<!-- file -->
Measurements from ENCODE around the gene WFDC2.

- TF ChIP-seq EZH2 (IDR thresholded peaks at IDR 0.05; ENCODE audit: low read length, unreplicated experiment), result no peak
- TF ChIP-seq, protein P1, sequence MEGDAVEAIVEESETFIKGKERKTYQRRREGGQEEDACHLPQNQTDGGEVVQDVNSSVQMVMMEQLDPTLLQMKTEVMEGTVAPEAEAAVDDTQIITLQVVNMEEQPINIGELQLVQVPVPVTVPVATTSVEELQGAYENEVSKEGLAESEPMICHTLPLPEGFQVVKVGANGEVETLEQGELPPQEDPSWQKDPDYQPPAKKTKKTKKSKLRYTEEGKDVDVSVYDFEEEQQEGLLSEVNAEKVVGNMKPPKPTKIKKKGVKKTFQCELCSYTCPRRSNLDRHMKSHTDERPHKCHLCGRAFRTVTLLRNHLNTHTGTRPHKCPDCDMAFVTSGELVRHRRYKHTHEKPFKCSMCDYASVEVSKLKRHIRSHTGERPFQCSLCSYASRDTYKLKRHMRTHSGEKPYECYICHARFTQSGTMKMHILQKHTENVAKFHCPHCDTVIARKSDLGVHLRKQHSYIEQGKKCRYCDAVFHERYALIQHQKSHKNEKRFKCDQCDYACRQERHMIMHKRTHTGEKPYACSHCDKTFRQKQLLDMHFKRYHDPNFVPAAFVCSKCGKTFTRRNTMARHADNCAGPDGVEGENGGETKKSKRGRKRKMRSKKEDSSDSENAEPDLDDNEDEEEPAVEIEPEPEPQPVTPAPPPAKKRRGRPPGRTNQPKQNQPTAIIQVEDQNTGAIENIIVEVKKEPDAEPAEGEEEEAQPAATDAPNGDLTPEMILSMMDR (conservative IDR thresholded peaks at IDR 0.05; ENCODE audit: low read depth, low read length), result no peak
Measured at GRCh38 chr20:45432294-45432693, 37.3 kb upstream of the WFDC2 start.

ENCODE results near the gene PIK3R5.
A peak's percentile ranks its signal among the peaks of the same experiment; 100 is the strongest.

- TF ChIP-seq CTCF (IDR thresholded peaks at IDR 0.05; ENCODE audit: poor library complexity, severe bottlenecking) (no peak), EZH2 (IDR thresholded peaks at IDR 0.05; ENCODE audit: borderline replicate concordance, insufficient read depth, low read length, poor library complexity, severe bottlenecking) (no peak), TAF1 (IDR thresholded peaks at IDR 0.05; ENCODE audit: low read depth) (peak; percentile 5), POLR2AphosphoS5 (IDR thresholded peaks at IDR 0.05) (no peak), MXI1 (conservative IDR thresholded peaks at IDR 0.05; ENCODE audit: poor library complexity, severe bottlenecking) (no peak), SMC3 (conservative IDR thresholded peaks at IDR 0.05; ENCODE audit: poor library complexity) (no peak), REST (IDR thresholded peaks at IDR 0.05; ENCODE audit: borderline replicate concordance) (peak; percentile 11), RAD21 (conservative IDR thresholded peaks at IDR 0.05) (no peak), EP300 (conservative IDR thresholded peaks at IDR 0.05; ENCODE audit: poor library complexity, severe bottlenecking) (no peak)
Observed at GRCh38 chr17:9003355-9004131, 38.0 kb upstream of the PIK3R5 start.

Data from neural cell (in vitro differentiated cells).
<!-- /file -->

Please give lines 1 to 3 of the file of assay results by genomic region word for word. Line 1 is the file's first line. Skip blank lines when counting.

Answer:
Measurements from ENCODE around the gene WFDC2.

- TF ChIP-seq EZH2 (IDR thresholded peaks at IDR 0.05; ENCODE audit: low read length, unreplicated experiment), result no peak
- TF ChIP-seq, protein P1, sequence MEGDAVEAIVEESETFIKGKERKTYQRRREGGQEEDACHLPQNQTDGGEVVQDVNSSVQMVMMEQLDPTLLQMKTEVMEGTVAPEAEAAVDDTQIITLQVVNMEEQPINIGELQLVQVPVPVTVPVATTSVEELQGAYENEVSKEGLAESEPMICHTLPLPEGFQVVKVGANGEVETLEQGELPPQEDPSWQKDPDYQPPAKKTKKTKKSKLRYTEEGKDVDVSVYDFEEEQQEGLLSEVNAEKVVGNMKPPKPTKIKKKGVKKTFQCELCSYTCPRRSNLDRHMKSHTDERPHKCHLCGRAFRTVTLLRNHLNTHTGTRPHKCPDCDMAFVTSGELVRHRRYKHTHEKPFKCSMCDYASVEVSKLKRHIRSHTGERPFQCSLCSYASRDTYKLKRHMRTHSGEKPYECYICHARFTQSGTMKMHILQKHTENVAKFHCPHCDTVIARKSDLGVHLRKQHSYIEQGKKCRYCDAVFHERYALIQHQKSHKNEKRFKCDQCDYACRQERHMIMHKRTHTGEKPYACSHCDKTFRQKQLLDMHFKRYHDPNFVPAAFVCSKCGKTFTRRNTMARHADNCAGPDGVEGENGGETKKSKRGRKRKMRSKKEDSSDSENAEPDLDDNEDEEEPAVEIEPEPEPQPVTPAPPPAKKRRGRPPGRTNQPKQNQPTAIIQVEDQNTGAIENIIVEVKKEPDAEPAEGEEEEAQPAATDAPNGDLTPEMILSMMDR (conservative IDR thresholded peaks at IDR 0.05; ENCODE audit: low read depth, low read length), result no peak